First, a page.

But in the film for Revolutionary Girl Utena, Akio was dead; so was Touga. Both had a period of innocence and idealism that seemed to be crushed. But why then, was Touga held as the prince, and that people - namely, Utena - was able to let his memory go? What about Utena? What about Anthy? This series meant so much to me, but it was hard to discuss it in words, just by myself. Obviously the film was dense, and carried its imagery literally, but aside from that, how could I express what I was thinking about it?
And I remember: Crispin Freeman saw that I had been watching it, and remembered us talking about myth and archetypes before, and offered to talk to me the next evening. He had been the English dub voice of Kiryuu Touga, and still remembered the role fondly; and with a series like Revolutionary Girl Utena chock full of playing on archetype and fairy tale, witches and princesses, it was something that easily led itself to discussion. Thanks to him, my panels involving Revolutionary Girl Utena have also gotten better, more tightly organized and plotted; thanks to him, I was in the end better able to communicate what I wanted to say about the series, and why it was important to me. This movie was one of the first things I enjoyed discussing in general, before there were educational panels at conventions, and so discussing it has a special place in my heart.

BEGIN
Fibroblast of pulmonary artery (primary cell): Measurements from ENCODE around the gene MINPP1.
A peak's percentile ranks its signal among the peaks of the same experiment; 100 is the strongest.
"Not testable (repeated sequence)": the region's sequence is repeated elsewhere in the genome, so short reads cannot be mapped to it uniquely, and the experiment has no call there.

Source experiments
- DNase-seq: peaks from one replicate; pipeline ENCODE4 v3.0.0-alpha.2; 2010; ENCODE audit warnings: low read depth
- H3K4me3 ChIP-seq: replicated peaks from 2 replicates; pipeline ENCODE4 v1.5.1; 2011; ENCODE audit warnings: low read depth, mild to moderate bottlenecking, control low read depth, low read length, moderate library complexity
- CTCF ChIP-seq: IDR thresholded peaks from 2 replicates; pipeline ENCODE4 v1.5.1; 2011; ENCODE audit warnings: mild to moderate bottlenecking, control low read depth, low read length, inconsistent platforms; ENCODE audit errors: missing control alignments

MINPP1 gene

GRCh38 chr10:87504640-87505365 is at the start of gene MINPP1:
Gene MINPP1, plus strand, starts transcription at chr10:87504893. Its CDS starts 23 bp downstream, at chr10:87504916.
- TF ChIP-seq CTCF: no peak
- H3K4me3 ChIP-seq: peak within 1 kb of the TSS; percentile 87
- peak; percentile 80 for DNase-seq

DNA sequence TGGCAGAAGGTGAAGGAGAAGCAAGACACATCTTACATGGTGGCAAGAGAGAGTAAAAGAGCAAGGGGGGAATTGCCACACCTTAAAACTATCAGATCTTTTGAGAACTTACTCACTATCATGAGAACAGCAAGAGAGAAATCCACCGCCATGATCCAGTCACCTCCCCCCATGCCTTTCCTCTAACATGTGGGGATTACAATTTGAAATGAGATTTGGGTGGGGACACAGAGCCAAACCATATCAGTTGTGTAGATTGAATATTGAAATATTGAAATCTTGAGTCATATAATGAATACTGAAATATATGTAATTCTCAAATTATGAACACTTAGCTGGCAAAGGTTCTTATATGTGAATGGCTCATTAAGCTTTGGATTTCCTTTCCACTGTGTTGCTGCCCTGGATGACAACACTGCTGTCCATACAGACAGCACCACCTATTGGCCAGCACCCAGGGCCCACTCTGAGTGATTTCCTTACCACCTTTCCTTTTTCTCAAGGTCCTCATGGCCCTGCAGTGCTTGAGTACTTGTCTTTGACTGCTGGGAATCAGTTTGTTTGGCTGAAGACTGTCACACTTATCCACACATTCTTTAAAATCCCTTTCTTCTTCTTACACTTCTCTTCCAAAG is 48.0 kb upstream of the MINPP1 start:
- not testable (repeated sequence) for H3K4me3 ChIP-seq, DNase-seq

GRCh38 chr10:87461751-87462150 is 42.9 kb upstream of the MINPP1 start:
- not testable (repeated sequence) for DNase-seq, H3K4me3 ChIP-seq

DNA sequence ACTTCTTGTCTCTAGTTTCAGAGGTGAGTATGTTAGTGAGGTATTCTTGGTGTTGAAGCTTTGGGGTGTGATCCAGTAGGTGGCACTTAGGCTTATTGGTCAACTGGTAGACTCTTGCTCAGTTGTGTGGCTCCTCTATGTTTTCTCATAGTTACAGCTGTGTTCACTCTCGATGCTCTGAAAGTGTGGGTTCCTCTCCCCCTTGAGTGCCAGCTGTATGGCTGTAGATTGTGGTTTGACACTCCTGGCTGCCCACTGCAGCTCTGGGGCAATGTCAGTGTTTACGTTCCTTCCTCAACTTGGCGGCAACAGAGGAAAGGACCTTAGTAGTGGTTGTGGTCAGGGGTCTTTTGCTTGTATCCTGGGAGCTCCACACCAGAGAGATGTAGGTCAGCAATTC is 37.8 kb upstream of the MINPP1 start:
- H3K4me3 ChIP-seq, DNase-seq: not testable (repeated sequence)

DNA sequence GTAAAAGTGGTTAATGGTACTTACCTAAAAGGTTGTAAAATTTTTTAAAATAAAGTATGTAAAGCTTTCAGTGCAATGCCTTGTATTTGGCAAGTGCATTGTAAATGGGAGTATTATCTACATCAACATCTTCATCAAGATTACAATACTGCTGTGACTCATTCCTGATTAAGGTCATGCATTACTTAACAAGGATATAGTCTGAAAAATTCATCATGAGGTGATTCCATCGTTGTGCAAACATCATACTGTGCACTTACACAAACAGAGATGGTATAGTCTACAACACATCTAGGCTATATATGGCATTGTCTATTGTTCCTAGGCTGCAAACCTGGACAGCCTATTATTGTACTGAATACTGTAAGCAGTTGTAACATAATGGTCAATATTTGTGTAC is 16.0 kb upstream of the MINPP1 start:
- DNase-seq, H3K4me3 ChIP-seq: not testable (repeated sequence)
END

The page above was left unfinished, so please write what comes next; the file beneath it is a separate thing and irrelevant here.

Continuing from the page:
I also remember this year reconnecting with a friend of mine who used to cosplay from Revolutionary Girl Utena (as well as other series); it had been about ten years since I had last heard from him. And the friend - ten years ago or so - had helped me get through a really depressive patch in my life.
Funnily enough, my friend also had cosplayed the character of Kiryuu Touga.
In the film (as opposed to the series) Kiryuu Touga seems like a mysterious princely figure: perhaps he is a bit coy and teasing, but at the same time, tries to inspire the people he knows. But only a few people can recognize him: Himemiya Anthy can, Tenjou Utena can, and - apparently - so can Takatsuki Shiori, as well as Arisugawa Juri. All of these girls have apparently interacted with him in some way in the past, and seem to keep his memory of how he impacted their lives alive; some more so than others. But even if Touga is a prince, and rescues princesses, and does all these wonderful things - even if that is the case, he has his own secrets, and his own methods. And what of the girl who wants to become a prince, too? What of the idealistic people who want to have noble goals? What is to become of them? What can become of them? Do princes exist at all - and should they?
You could also easily examine the gender roles and expectations that go into the framework of such a story. Can a young woman be a prince that saves princesses? What does it mean to be a prince? What does it mean to be a princess? Or a witch?
I revisit watching the film of Revolutionary Girl Utena every so often. I change, and so every so often I get something new out of watching it again. I watch it also when I'm going through bad times, just as I watch it when I have fond and happy memories.
And for that I am grateful.